One of the great psychologists, Carl Rogers, put it this way, "It wasn't until I accepted myself just as I was in this moment, that I was free to change." So it's a pre-condition to true transformation, is to accept ourselves in the moment.

Why are we so afraid to fail?

Because we think failing means that our biggest fear [will be realized]: that we'll be rejected. And rejection is bad; it severs our belonging. So we do whatever we can to not have that happen.

If deep down we're feeling something's wrong with me, we can't really be intimate with another person. We can't take risks, we can't be creative, it binds our life. So when people start recognizing how much of their life has been imprisoned by that trance of unworthiness, just that recognition with it comes a sense of "Oh, it's possible not to live inside that." And it's very liberating.

When some people talk about accepting themselves they have this fear that they're condoning some bad behavior, or that if they accept themselves, that means they'll never improve. But the truth is, we're not saying, "It's OK that you did that bad thing." All we're accepting is the actuality of our experience in the moment: I'm accepting this shame is here, I'm accepting this fear is here, I'm accepting this anger, I'm accepting that there's craving, I'm accepting the truth just now, that I acted out of that craving and I ate too much. I'm accepting how bad I feel about that. But in the moment of accepting, we're not condoning. We're just acknowledging the truth of what's here with kindness. The reality is, if we can do that, it actually begins to free us so we can in the next moment, be a lot more wise.

Can you tell us about your own practice? Do you meditate every day?

Yes. I meditate 45 minutes in the morning and I catch-as-catch-can through the day.

You're very good at making it a priority.

Yeah, because it's a gift to the soul.

What I believe in for myself and for most of us is that we need to learn to pause more. That we race through the day, it's like we're living our life as if we're on our way to the next thing which means we get to the finish line—death—and we haven't really dropped in and touched what's here. So a lot of my inner training is to pause and reconnect, it means I come back into my body and come back into my life.

I think the two most powerful questions I ask myself are, "What is happening inside me right now?" and "Can I meet this with some kindness?" Just to keep stopping and doing that. Because if I can do that with my own body and heart, then I can show up in the same way and pause and really notice with another person, their vulnerability, that each one of us is scared in different ways. I mean we're all feeling the same stuff. And also their goodness, like I can actually pause and sense that each of us wants to be happy, we want to love without holding back and we want to be free. So it helps me to pause and then move through the day with more awareness.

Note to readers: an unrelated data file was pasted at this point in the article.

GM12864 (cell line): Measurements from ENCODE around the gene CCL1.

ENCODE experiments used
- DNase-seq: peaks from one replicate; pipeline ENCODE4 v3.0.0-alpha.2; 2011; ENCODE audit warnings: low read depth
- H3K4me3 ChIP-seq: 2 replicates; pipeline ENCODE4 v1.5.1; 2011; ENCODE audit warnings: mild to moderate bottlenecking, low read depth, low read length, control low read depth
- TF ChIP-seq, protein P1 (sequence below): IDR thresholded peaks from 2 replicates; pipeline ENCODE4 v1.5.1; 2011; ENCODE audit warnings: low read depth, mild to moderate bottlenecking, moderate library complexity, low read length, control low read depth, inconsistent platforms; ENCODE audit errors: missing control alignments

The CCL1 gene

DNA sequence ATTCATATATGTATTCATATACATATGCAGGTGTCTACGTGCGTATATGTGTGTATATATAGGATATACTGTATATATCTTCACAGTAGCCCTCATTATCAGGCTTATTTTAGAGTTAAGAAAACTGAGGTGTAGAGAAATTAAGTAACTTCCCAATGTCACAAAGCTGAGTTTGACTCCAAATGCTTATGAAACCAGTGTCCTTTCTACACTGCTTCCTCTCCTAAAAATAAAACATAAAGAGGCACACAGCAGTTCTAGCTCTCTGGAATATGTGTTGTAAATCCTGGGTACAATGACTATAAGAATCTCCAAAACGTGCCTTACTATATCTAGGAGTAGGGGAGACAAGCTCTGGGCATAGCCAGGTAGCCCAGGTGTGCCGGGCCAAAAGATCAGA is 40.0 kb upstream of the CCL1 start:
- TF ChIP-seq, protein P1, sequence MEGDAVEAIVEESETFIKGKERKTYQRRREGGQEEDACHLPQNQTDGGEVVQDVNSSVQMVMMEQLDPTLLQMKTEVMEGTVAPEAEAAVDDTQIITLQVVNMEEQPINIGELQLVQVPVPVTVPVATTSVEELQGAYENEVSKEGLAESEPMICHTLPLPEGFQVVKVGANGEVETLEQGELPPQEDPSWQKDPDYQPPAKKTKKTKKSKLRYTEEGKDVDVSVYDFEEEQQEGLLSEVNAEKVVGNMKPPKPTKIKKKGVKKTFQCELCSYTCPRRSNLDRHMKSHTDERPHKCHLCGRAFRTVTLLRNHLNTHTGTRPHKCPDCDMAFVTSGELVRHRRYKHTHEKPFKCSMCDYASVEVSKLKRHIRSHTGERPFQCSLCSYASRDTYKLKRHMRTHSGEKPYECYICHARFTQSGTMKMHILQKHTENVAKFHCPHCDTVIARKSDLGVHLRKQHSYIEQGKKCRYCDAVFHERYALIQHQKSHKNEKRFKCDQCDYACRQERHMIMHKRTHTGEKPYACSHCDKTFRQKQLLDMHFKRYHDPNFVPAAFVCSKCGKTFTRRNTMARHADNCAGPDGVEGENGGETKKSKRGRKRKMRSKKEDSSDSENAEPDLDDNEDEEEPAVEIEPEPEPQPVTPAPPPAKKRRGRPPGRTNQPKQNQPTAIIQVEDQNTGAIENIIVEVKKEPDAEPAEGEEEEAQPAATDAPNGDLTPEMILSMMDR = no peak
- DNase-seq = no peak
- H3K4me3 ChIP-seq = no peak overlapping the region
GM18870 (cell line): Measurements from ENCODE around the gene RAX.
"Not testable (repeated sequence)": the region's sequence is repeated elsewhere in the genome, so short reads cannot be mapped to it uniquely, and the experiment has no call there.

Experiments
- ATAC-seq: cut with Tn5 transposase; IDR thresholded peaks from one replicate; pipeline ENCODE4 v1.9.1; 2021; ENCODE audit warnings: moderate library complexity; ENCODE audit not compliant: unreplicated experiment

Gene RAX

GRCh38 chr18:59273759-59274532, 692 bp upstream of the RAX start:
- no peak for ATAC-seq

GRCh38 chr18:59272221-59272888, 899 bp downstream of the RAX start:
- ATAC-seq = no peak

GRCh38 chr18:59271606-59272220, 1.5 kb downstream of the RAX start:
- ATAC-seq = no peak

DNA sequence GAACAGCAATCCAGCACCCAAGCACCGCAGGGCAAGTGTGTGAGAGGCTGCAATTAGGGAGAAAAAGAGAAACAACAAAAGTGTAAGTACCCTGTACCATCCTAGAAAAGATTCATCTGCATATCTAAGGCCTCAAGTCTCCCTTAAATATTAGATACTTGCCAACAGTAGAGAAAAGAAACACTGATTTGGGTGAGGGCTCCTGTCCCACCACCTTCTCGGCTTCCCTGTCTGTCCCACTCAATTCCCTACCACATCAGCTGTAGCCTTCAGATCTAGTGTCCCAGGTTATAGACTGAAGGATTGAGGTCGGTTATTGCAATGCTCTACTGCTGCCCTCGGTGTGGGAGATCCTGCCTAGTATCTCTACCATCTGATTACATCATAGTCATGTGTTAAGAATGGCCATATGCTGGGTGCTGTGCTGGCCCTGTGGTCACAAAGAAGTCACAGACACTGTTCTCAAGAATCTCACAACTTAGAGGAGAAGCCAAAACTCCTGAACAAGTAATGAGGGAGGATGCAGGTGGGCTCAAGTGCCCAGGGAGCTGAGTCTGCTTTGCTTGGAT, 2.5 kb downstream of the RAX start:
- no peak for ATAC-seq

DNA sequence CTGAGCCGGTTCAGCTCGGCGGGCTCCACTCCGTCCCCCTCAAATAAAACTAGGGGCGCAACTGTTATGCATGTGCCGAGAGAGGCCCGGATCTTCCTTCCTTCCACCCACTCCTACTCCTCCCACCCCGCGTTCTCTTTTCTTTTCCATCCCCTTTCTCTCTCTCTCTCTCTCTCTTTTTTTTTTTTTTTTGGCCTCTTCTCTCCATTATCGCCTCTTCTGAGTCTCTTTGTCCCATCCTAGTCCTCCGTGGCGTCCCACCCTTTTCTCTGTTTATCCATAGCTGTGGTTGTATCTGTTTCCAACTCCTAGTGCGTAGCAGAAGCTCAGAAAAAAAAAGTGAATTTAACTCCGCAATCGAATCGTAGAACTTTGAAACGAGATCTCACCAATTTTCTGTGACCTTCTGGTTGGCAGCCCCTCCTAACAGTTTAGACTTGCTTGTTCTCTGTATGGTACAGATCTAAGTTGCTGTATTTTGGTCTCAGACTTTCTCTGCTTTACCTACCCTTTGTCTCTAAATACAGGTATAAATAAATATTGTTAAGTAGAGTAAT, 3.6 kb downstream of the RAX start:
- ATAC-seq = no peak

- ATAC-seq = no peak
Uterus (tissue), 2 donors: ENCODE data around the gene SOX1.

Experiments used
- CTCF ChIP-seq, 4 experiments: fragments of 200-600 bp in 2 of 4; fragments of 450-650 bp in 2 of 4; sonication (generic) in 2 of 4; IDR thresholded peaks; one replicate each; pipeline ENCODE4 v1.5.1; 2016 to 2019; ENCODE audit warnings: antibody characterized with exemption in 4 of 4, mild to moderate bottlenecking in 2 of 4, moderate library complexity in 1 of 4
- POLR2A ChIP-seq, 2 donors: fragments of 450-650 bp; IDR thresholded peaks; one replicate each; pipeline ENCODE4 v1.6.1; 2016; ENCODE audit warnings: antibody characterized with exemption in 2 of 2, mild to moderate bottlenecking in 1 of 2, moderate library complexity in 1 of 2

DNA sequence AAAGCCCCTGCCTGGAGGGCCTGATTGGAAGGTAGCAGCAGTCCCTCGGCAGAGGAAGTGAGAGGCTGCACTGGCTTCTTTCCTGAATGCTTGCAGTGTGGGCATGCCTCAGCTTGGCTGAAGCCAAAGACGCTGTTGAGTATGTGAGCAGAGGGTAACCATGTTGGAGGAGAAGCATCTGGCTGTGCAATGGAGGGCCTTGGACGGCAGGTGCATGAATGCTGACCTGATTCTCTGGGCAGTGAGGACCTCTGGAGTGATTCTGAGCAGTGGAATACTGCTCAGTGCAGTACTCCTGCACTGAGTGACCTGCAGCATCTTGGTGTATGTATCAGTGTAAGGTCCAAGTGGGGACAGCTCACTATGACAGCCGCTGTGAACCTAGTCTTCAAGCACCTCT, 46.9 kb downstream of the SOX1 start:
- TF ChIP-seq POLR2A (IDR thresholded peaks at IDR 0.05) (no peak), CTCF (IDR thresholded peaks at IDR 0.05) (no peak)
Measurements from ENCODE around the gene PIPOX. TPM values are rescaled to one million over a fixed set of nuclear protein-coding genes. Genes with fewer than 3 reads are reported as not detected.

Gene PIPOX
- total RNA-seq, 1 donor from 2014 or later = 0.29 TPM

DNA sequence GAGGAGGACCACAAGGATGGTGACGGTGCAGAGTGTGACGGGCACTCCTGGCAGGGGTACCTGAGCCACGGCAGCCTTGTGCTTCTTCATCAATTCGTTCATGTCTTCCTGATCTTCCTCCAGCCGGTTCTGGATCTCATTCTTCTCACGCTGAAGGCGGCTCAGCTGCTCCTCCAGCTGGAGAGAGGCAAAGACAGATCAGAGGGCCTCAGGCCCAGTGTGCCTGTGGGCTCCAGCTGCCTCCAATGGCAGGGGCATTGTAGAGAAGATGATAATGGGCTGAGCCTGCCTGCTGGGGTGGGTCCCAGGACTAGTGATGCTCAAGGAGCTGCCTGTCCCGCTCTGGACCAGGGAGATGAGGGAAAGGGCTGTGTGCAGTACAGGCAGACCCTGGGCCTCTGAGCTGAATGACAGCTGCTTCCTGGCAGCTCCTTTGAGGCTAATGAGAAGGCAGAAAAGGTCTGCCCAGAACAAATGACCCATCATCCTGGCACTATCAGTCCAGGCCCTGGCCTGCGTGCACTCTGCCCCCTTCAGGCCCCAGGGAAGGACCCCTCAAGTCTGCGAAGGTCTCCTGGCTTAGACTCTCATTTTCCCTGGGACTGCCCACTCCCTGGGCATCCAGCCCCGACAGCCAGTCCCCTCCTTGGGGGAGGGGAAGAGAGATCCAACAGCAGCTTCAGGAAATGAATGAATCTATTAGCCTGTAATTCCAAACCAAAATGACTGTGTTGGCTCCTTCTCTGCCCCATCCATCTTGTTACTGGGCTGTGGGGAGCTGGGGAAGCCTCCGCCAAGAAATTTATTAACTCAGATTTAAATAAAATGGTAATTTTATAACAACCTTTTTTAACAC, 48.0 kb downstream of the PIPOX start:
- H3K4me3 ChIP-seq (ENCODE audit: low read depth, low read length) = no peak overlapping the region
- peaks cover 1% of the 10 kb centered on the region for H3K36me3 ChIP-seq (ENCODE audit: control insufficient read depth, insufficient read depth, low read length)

Does American culture pose particular challenges for Buddhists?

There's a growing number of people that are really waking up and cherishing waking up, people who want to be honest with what's happening and want to live in a genuinely compassionate, tender way. It's a challenging time in that it's very painful to see all this violence there is in the world. It's very painful to see how out of fear and greed and consumption we're destroying the earth.

A number of us won a Buddhist peace fellowship in Washington at the time we were going to war with Iraq because there's a recognition that to be committed to reverence for life, and not harming means that to take a stand in our world, that you can't separate our inner commitment to spirituality from our outer commitment to be part of the healing of the world. And a number of us were arrested; I was arrested before the war started. But the commitment was not to be an anti-war movement that was strident and angry; it was to come from a place of genuine caring about the world and embody that. And so we actually, it was quite a respectful kind of process and it continues to be happening.

So when you ask me about being a Buddhist in the world today, it's not being a Buddhist, it's being a person that loves life and wants to wake up and I feel like, I have many friends in many different religions, we're all holding hands, wanting to wake up together.

Is activism a big part of your life?

Yeah, it is. I don't think of the spiritual path as something that's just on a cushion or in a cave. I feel like we live out our values and our love for life by waking up both in solitude and quiet and also by speaking our truths and doing whatever we can on the planet that'll help us move towards healing.